ATLANTA — With a small group of protesters outside, Penn’s Lia Thomas qualified for the 500-yard freestyle final at the NCAA women’s swimming and diving championships Thursday morning.
Thomas finished in 4 minutes, 33.82 seconds in her debut at the championships to qualify first for Thursday night’s final. It was the first time she has improved on her time in the event since the December meet where she swam a 4:34.06, which was the top NCAA time of the season entering the championships.
Nine protesters from the organization Save Women’s Sports gathered outside the McAuley Aquatic Center at Georgia Tech to protest Thomas’ participation. The protesters held signs that read, “Support fair sports for women and girls,” and one protester wore a shirt that read “That man is a cheat” in bold, white letters. Thomas is a transgender woman who previously competed three seasons on the Quakers’ men’s team.
“I came to support women and girls,” Jeanna Hoch, who traveled from Denver and has two daughters, told ESPN. “They do not have the same opportunities that I had. There is no single-sex competition anymore.”
The number of protesters grew to more than 20 later Thursday morning. Spectators stopped to take photos with the group, and some accepted pamphlets and stickers to show support. There were also more than a dozen people outside the event supporting Thomas.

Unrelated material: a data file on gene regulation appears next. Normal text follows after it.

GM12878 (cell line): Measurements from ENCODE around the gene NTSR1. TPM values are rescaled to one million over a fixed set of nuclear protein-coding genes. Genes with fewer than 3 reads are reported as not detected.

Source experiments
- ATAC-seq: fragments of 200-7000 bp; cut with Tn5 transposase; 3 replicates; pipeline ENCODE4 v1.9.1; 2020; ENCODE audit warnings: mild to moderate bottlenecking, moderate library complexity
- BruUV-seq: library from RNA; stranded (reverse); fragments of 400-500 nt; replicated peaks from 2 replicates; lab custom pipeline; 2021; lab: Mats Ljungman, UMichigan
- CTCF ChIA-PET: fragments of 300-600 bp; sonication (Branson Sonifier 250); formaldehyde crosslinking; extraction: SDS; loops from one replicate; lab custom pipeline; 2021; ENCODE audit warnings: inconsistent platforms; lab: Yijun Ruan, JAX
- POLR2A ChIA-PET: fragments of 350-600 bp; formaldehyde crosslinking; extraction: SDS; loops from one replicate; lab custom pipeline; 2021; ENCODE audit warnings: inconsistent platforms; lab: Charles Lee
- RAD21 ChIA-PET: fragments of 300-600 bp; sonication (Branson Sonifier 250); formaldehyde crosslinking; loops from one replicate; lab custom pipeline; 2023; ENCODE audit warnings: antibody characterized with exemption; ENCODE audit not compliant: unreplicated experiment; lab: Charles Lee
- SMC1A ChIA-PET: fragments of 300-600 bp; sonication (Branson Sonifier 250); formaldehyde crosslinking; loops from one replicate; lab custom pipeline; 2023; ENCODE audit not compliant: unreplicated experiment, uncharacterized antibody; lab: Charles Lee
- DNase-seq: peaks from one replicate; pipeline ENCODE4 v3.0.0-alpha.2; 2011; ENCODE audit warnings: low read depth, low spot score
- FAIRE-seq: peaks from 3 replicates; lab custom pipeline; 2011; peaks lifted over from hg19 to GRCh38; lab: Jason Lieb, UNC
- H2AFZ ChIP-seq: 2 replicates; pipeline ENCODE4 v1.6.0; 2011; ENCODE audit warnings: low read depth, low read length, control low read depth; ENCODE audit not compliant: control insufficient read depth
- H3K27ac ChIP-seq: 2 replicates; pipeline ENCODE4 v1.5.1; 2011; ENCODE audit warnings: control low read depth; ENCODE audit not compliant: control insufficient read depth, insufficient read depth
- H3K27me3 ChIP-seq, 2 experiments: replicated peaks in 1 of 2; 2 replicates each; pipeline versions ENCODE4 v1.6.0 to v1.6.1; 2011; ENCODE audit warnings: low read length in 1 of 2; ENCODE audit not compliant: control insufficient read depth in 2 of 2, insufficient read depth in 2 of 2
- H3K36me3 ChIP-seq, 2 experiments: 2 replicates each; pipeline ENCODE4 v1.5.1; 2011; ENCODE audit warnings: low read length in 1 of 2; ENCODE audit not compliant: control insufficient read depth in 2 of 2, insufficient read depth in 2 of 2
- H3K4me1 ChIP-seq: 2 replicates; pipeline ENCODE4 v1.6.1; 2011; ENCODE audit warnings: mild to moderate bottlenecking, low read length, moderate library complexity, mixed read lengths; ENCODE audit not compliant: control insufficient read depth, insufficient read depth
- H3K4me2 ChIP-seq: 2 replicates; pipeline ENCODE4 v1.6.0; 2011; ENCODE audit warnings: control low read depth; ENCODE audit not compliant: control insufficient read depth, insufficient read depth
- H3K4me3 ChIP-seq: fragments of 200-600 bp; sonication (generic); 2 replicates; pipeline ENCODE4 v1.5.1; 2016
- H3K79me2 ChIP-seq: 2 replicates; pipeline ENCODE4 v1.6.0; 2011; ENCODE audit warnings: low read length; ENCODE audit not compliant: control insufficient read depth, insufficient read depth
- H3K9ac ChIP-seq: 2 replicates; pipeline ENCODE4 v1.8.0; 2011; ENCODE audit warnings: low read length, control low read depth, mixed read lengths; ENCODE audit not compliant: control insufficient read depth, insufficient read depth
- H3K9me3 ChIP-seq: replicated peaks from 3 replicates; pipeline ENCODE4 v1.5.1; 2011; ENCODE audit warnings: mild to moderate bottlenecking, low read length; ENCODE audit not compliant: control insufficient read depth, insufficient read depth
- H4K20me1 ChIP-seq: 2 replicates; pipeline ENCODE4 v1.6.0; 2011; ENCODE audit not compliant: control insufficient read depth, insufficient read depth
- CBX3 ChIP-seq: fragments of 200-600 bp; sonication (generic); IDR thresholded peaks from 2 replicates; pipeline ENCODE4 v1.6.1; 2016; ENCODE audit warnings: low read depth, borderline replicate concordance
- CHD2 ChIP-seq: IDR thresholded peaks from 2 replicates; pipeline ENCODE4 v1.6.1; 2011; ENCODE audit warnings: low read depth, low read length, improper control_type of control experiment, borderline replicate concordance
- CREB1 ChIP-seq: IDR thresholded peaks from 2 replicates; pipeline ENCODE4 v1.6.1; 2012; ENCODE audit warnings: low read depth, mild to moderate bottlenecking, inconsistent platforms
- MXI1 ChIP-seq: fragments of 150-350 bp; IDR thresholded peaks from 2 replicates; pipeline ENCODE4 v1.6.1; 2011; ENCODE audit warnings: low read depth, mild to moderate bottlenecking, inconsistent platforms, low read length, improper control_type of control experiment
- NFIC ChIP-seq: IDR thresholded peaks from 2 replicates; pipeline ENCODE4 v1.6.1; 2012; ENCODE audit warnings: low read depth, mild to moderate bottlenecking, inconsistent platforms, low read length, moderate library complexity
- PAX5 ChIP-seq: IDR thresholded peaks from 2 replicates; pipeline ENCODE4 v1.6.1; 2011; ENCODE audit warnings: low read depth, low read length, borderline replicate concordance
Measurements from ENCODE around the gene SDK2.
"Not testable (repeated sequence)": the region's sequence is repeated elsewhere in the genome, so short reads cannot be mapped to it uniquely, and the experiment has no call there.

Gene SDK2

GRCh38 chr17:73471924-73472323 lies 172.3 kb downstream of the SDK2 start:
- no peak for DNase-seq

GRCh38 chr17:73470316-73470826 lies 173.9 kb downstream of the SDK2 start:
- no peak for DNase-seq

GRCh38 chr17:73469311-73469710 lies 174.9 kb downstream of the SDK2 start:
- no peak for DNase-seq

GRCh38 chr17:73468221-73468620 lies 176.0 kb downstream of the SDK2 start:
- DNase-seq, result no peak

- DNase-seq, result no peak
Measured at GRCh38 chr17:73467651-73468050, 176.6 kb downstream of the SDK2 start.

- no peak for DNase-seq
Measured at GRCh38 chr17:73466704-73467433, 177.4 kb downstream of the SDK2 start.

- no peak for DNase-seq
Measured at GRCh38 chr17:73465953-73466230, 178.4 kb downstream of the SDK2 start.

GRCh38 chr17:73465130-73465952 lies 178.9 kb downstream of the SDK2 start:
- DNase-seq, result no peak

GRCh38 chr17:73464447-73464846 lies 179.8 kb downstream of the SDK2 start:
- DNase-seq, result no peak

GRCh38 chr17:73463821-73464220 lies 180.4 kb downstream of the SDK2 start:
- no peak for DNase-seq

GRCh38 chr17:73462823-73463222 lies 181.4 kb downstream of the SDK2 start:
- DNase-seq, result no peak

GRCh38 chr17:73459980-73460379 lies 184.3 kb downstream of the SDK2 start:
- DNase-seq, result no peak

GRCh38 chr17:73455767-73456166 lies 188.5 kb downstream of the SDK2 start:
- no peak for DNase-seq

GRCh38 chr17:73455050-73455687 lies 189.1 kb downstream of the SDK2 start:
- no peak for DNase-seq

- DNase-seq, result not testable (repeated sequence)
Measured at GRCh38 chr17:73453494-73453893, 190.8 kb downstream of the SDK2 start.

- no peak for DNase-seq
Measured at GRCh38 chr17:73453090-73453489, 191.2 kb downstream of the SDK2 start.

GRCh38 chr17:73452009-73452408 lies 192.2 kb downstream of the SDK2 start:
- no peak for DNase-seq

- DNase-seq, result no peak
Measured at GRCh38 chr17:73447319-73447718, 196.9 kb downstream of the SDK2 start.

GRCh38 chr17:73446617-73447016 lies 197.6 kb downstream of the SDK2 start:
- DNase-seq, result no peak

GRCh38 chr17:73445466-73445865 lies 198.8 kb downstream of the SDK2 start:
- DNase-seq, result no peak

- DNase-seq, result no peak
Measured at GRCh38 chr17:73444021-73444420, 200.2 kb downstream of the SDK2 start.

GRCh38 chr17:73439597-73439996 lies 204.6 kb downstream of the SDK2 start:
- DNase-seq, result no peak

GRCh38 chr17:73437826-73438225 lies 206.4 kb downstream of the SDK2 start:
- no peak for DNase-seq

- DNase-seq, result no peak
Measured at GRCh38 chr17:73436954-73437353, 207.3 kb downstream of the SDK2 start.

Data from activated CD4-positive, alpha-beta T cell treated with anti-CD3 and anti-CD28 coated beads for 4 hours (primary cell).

Thomas made national headlines after she posted the nation’s top times in the 200 and 500 freestyle in December at the Zippy Invitational in Akron, Ohio. In February, she won Ivy League titles in the 100, 200 and 500 freestyle and was the top points scorer of the meet. She is slated to compete in all three events at the NCAA championships.
If she wins a championship in Atlanta this week, Thomas will be the first known transgender person to claim a Division I national title.
Also in Thursday night’s final will be Stanford swimmer and Tokyo Olympian Brooke Forde, who qualified sixth with a time of 4:38.19 and finished second behind Thomas in their heat. Forde already has a national title at this meet as part of Stanford’s dominant win in the 800 freestyle relay Wednesday night.
Forde is one of just a few of Thomas’ competitors who have shared their perspective on swimming against her. Forde released a statement in January in which she said she had no problem swimming against Thomas, and she said Wednesday night that she still feels that way.
“I’m going to swim my race the way I want to no matter who I’m next to and who else is here,” Forde said.
Yale junior Iszac Henig also was in action Thursday morning, qualifying 15th in the 50 free to advance to the “B” final Thursday night. Henig, a transgender man who is eligible to compete in the women’s tournament because he is not taking testosterone, will also swim the 100 free in Atlanta.
Virginia junior Kate Douglas set a meet record in the 50 free, touching the wall in 20.87.